As I came closer, she looked at me, then handed me one. "Please, help me. I'm looking for this girl," she said and pointed at the picture. A beautiful blond girl about the same age as she was stared back at me. What were they, fourteen? Fifteen? "She disappeared Thursday night and hasn't been seen since," the girl said with shiver in her voice. "Her name is Amalie."
I looked at the girl handing out the papers. She was biting her lip. "What's her last name?" I asked. "It doesn't say."
The young girl stared at me, and then shook her head. "I'm afraid I can't tell you."
"She is very young and so are you, have you contacted her parents?"
The girl shook her head heavily. Then she smiled insecurely and turned her back to me. She started walking away. I followed her. "Hey. I was talking to you," I said. I caught up to her and grabbed her shoulder. She tried to walk faster. "Hey. I'm a journalist. I might be able to help you," I added. "I could put her picture in the paper and write a small note about her disappearing. Have you contacted the police?"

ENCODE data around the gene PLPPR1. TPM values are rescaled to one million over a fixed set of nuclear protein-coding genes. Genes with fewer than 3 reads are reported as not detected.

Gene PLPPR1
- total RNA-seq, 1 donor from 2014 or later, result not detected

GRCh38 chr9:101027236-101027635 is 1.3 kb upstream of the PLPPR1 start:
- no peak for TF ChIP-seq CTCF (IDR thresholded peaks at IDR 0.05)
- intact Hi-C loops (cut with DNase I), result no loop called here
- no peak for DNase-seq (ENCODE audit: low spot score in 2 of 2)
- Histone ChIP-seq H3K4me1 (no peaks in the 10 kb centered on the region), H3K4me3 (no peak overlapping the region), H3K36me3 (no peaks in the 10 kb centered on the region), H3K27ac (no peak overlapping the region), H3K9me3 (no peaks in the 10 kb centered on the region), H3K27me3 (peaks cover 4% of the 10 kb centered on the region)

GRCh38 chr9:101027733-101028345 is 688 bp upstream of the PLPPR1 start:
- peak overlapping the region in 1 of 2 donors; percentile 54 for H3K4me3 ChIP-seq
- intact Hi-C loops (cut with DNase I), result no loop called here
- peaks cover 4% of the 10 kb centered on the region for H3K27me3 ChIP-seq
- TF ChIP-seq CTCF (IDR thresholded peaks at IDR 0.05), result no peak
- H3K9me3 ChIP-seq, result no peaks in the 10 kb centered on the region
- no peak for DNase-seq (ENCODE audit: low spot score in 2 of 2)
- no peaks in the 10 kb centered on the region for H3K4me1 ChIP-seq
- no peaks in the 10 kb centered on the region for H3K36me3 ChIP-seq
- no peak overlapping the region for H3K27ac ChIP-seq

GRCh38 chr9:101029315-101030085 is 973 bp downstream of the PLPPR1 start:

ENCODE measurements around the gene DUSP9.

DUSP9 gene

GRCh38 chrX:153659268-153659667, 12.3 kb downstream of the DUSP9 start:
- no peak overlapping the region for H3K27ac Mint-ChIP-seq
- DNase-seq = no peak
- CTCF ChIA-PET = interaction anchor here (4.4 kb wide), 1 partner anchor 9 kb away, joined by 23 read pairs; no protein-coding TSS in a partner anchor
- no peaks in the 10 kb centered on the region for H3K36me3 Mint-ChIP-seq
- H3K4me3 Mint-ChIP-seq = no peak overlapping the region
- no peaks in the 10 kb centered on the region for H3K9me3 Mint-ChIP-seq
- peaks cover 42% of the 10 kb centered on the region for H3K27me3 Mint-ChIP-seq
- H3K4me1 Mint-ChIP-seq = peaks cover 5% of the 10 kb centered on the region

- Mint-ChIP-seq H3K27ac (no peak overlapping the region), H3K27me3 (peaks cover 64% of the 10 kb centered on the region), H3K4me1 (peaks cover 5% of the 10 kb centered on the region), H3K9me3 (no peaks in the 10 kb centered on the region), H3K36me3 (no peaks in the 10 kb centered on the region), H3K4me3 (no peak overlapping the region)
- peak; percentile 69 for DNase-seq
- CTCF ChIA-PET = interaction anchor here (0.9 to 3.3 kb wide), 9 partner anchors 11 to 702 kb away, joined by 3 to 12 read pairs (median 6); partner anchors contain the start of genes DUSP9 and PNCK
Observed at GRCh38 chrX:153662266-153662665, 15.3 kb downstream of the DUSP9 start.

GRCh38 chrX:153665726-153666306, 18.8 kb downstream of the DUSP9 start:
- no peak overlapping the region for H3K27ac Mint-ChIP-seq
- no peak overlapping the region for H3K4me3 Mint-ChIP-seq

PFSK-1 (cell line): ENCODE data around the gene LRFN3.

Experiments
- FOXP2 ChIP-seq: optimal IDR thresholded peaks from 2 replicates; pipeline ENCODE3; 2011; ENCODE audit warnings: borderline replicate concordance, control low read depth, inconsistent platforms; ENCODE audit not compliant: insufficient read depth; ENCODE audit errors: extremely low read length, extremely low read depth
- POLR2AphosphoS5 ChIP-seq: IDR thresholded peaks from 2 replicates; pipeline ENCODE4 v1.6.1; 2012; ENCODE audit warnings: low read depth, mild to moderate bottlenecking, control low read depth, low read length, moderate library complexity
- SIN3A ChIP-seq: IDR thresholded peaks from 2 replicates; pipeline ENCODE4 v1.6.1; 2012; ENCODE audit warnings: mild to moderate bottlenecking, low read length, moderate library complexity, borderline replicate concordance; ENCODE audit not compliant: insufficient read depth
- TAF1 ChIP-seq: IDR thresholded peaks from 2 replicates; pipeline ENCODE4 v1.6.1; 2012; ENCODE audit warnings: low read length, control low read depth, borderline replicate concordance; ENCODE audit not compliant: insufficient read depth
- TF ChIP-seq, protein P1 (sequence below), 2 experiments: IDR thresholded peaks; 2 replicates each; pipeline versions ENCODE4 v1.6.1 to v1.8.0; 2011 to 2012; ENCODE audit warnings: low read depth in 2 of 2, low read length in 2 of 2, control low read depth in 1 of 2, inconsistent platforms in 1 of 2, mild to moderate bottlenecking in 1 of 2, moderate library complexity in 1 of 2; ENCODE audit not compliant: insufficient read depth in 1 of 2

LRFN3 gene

The young girl stopped walking. She turned and looked at me. She grabbed my paper and pulled it out of my hands. "Just forget it," she said shaking her head. "I'm sure she just found some guy and stayed with him."
"But you don't think she would ever do that, do you?" I asked. "You're her best friend and you know she would never do anything like that, right? You wouldn't be out here with these homemade posters, if you thought that, am I right?"